DDA2001, April2001
Session 5. Satellites
Tuesday, 8:30-10:20am

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[5.04] Simulations of Lunar-Forming Impacts

R. M. Canup (Southwest Research Institue), E. Asphaug (University of California Santa Cruz)

The leading hypothesis for lunar origin is the giant impact theory, which proposes that the Moon formed from debris ejected into bound earth orbit when early Earth collided with a roughly Mars-sized protoplanet (Hartmann & Davis 1975; Cameron & Ward 1976). Simulations of potential lunar-forming impacts using a 3-D Lagrangian method known as Smooth Particle Hydrodynamics (or SPH; Lucy 1977) have been performed in numerous works (Benz et al 1986, 1987, 1989; Cameron & Benz 1991; Cameron 1997, 2000, 2001).

Numerical resolutions now achievable with SPH allow for the material placed into orbit as a result of the impact-typically representing a few percent of the total mass-to be resolved with 102 to 103 SPH particles. Recent works (Cameron 1997, 2000, 2001) have identified only a limited class of impacts capable of placing a sufficient amount of material into orbit to yield the Moon: those that involve a collisional angular momentum twice that of the current Earth-Moon system, or that require that the lunar-forming impact occurred when Earth was only about half formed. Both of these scenarios are restrictive and somewhat problematic.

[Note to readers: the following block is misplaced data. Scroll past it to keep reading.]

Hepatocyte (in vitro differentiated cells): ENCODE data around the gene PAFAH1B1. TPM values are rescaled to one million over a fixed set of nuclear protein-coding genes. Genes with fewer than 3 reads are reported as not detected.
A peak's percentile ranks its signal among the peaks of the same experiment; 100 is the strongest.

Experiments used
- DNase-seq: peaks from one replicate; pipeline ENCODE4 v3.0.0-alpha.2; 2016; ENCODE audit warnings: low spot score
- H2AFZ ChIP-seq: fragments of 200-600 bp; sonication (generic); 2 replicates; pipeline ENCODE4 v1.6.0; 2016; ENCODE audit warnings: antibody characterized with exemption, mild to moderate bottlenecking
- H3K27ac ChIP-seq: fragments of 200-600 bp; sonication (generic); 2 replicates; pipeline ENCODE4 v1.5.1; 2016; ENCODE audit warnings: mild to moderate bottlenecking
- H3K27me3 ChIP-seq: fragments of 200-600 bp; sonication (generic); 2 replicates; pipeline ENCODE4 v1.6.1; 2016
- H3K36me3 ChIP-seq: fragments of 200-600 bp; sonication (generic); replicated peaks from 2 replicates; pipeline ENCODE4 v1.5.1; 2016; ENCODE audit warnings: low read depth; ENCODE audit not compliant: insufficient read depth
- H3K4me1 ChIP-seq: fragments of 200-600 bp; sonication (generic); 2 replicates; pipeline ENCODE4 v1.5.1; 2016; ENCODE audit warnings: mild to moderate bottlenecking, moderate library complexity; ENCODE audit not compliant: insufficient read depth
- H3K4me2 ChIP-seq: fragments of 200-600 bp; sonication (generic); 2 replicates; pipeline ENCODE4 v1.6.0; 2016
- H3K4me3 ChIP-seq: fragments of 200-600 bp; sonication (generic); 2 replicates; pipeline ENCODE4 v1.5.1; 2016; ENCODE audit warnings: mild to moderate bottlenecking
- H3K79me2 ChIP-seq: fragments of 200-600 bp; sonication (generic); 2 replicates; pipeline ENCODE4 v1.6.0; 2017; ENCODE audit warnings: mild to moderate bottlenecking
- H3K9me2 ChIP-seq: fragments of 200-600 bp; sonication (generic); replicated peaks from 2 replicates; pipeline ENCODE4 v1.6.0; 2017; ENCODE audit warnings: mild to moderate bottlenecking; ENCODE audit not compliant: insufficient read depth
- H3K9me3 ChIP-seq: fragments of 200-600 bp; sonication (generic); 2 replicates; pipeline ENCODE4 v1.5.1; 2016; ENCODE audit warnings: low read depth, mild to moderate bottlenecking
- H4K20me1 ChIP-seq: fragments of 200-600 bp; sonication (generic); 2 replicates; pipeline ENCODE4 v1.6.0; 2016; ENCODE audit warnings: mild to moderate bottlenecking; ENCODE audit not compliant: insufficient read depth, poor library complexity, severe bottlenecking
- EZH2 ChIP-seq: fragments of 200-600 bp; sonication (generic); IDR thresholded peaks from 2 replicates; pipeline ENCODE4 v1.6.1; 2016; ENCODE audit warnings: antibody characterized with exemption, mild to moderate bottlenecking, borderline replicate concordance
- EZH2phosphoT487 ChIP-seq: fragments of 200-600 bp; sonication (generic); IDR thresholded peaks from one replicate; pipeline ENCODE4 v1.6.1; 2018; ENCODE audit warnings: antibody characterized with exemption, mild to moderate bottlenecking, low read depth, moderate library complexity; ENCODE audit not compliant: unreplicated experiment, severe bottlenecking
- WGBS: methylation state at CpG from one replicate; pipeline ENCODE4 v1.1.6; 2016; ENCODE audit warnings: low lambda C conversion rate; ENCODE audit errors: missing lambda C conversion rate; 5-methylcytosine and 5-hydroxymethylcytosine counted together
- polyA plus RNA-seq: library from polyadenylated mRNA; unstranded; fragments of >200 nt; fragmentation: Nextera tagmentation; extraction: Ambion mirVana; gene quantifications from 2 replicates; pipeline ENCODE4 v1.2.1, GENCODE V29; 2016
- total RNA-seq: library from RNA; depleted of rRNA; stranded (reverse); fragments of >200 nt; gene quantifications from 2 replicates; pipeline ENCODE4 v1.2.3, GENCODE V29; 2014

Here we are performing a new series of SPH simulations of potential satellite-forming impacts. In particular, we are exploring the dependence of collisional outcome on the equation of state, the mass ratio of the impactor-to-target, and the pre-impact partitioning of angular momentum into spin vs. impact parameter. One objective is to test the sensitivity of the empirical scaling relationships observed in Cameron's results (Canup et al. 2001) to a broader variation in impact conditions. Interestingly, our initial results suggest a wider range of impacts than those described to date by Cameron may also be successful lunar forming candidates.

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